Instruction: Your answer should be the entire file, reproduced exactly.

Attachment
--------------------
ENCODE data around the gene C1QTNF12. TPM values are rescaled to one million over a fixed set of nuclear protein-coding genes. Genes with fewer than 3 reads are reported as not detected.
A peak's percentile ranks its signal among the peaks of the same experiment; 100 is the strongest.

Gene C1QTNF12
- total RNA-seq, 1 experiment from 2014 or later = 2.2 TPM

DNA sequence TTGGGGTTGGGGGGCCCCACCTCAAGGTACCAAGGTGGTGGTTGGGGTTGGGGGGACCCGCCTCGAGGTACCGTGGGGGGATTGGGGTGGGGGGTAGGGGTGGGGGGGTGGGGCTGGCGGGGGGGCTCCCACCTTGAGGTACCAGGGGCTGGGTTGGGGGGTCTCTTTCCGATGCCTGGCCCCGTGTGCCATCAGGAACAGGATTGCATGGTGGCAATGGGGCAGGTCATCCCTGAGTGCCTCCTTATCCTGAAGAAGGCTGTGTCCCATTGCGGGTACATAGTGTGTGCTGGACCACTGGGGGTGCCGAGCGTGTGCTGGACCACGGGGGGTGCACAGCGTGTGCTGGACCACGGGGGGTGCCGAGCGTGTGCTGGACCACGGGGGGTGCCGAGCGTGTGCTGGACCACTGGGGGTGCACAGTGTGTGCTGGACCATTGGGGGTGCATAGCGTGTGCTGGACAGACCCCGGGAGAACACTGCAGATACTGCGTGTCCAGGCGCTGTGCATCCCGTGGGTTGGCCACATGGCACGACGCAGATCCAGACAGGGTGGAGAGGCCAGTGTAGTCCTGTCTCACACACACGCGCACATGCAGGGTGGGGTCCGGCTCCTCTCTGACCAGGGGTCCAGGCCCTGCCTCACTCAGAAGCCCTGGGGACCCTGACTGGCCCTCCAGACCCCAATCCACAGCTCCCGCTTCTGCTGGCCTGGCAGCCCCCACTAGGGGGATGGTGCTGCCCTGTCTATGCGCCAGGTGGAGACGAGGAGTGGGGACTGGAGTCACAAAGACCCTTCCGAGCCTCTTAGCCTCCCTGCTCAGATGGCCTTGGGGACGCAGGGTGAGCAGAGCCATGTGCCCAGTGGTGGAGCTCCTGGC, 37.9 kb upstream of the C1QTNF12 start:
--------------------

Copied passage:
ENCODE data around the gene C1QTNF12. TPM values are rescaled to one million over a fixed set of nuclear protein-coding genes. Genes with fewer than 3 reads are reported as not detected.
A peak's percentile ranks its signal among the peaks of the same experiment; 100 is the strongest.

Gene C1QTNF12
- total RNA-seq, 1 experiment from 2014 or later = 2.2 TPM

DNA sequence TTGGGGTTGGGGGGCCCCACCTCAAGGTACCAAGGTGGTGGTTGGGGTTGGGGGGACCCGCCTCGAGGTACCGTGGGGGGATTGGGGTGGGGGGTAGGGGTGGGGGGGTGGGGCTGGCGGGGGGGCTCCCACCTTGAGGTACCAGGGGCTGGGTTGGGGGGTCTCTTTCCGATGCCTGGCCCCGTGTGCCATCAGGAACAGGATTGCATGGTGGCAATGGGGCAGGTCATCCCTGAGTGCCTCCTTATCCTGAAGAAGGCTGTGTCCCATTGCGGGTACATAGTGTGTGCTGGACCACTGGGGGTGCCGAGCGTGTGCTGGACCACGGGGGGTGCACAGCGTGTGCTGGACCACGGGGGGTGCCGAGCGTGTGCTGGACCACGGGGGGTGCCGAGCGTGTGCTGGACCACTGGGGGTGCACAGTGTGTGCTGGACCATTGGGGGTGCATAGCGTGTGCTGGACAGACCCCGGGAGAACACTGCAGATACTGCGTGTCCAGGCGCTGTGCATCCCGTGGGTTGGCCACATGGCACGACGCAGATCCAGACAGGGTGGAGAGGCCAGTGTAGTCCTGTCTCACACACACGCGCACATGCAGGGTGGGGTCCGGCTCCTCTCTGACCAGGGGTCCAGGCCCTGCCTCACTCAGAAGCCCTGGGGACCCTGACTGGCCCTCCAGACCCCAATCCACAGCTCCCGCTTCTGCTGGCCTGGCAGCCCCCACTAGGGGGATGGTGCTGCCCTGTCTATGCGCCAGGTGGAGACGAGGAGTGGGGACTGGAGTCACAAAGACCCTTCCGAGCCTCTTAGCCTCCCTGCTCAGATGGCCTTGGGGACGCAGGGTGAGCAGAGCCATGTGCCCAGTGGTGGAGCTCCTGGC, 37.9 kb upstream of the C1QTNF12 start: